DHCPv6 PD & Routing Questions

Baldur Norddahl baldur.norddahl at gmail.com
Sat Nov 21 08:10:29 UTC 2015

On 21 November 2015 at 02:27, Owen DeLong <owen at delong.com> wrote:

> I mean the router that will deliver the PD to the requesting DHCPv6 client.
> If the DHCPv6 server is on-net, then this will be the requesting client.
> Otherwise, it will be the last relay router.
There is no actual requirement that the relay function runs on a router.
There might be more than one router that needs to know how to route the
prefix. You might be using VRRP and you would need a synchronization
protocol so the backup router also learns the prefix.

I hold that as long nobody cared to write down the obvious implementation
in a RFC, you are in error to assume said implementation. Unfortunately
there are a few CPEs that do exactly that. Fortunately most work correctly.

Also it might be obvious but not all router vendors actually implemented
DHCPv6-PD snooping on the DHCPv6 relay function. Ours did not (yet - they
probably will sometime before unix time wrapover). They can claim no RFC
requires this and be right.

I came around that limitation by implementing predictable assignments. Each
requesting router/CPE will be assigned a fixed WAN address that is tied to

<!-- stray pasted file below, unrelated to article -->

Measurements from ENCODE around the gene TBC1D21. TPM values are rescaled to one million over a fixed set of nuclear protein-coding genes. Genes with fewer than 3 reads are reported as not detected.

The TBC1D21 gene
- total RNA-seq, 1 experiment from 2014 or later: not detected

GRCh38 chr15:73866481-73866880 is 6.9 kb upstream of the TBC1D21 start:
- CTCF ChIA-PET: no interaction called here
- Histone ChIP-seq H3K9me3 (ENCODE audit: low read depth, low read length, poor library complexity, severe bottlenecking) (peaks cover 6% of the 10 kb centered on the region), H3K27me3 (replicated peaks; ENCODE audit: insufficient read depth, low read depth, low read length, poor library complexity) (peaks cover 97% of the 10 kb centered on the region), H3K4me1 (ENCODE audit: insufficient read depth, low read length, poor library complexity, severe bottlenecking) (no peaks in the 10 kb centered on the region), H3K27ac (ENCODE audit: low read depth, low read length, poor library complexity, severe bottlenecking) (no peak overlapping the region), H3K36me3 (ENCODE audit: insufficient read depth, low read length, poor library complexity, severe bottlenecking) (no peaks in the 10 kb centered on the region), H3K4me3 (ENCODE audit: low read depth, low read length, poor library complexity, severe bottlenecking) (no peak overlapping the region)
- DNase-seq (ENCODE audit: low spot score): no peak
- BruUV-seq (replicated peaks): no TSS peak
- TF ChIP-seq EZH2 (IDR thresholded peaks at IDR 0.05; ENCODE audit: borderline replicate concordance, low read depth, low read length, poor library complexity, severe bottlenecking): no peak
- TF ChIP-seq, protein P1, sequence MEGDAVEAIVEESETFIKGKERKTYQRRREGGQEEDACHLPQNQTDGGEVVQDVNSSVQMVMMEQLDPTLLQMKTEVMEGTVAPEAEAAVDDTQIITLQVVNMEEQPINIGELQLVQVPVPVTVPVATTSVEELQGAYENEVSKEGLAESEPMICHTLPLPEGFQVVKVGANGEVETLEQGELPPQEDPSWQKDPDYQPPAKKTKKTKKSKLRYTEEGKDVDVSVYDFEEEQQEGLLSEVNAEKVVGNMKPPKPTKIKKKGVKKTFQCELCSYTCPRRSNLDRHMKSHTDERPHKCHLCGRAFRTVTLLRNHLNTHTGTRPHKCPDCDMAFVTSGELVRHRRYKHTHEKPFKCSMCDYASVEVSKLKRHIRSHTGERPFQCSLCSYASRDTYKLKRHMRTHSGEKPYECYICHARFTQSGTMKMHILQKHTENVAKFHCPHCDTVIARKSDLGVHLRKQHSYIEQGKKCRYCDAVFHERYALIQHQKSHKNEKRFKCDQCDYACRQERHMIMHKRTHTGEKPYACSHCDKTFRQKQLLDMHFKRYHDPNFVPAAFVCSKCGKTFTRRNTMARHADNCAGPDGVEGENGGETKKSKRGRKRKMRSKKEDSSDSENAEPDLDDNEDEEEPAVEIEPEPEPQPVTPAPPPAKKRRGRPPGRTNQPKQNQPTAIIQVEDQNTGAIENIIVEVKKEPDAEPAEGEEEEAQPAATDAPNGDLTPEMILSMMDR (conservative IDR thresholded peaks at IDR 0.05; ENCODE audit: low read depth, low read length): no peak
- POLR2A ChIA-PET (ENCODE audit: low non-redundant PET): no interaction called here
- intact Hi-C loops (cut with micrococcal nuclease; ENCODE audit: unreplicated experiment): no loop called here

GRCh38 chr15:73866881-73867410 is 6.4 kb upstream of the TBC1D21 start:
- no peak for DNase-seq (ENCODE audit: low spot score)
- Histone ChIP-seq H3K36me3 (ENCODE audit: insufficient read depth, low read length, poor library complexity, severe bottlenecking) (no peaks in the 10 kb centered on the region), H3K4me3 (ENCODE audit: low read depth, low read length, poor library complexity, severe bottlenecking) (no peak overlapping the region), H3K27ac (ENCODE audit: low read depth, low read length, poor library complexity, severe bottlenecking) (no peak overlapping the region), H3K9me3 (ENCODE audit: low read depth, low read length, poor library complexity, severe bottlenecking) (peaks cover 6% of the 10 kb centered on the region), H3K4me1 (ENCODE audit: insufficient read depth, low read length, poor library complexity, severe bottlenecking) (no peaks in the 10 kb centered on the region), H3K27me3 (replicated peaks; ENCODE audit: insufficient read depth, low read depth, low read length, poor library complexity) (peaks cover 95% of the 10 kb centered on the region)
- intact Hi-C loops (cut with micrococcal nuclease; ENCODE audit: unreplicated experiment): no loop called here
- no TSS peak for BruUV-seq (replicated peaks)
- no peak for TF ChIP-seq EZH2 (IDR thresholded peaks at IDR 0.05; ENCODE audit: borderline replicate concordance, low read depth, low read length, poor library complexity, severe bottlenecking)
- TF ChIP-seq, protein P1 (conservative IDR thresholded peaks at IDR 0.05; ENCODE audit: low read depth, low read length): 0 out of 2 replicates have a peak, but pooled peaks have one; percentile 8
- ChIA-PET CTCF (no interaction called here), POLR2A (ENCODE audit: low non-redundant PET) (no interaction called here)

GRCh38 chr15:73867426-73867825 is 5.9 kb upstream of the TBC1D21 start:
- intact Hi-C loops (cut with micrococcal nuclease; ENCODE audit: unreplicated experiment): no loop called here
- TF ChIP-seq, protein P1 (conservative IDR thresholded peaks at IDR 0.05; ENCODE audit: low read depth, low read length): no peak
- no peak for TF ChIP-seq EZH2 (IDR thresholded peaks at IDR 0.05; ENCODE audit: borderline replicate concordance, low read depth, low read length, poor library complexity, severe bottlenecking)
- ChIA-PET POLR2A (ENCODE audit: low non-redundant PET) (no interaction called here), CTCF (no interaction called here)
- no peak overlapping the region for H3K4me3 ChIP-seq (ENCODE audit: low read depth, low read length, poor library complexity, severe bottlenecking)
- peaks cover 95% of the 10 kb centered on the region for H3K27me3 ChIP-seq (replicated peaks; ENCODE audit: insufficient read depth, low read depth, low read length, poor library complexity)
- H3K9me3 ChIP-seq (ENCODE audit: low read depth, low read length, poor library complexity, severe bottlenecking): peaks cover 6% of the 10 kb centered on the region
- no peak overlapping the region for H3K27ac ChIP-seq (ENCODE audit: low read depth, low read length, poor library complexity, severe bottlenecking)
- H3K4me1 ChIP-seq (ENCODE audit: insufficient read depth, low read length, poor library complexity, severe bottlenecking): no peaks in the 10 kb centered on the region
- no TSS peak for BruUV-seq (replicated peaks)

the prefix also assigned. I then inject the routes using Exabgp.

Example exabgp config:

group g1 {
  static {
route 2a00:7660:202::/48 next-hop 2a00:7660:0:2::2;
route 2a00:7660:203::/48 next-hop 2a00:7660:0:2::3;
route 2a00:7660:204::/48 next-hop 2a00:7660:0:2::4;
route 2a00:7660:205::/48 next-hop 2a00:7660:0:2::5;
route 2a00:7660:206::/48 next-hop 2a00:7660:0:2::6;
route 2a00:7660:207::/48 next-hop 2a00:7660:0:2::7;
route 2a00:7660:208::/48 next-hop 2a00:7660:0:2::8;
... and so on

Our DHCPv6 server is then programmed to assign 2a00:7660:0:2::2 to the same
CPE that will get 2a00:7660:202::/48. We also use static assignments based
on the DHCPv6 interface ID option, but this is not a requirement for using
the method.

Injecting the routes using BGP is not strictly necessary. You could use
static routes as well. Our routers have a limitation on how many static
routes are allowed, the routes fill up the config and it is error prone to
keep multiple routers in sync. For this reason I implemented route
injection using Exabgp instead and it works great.

We are not using a trigger on the DHCPv6 server. Instead the routes are
computed and injected well before the client connects to the network for
the first time. The method would also work well with a dynamically trigger
based approach.



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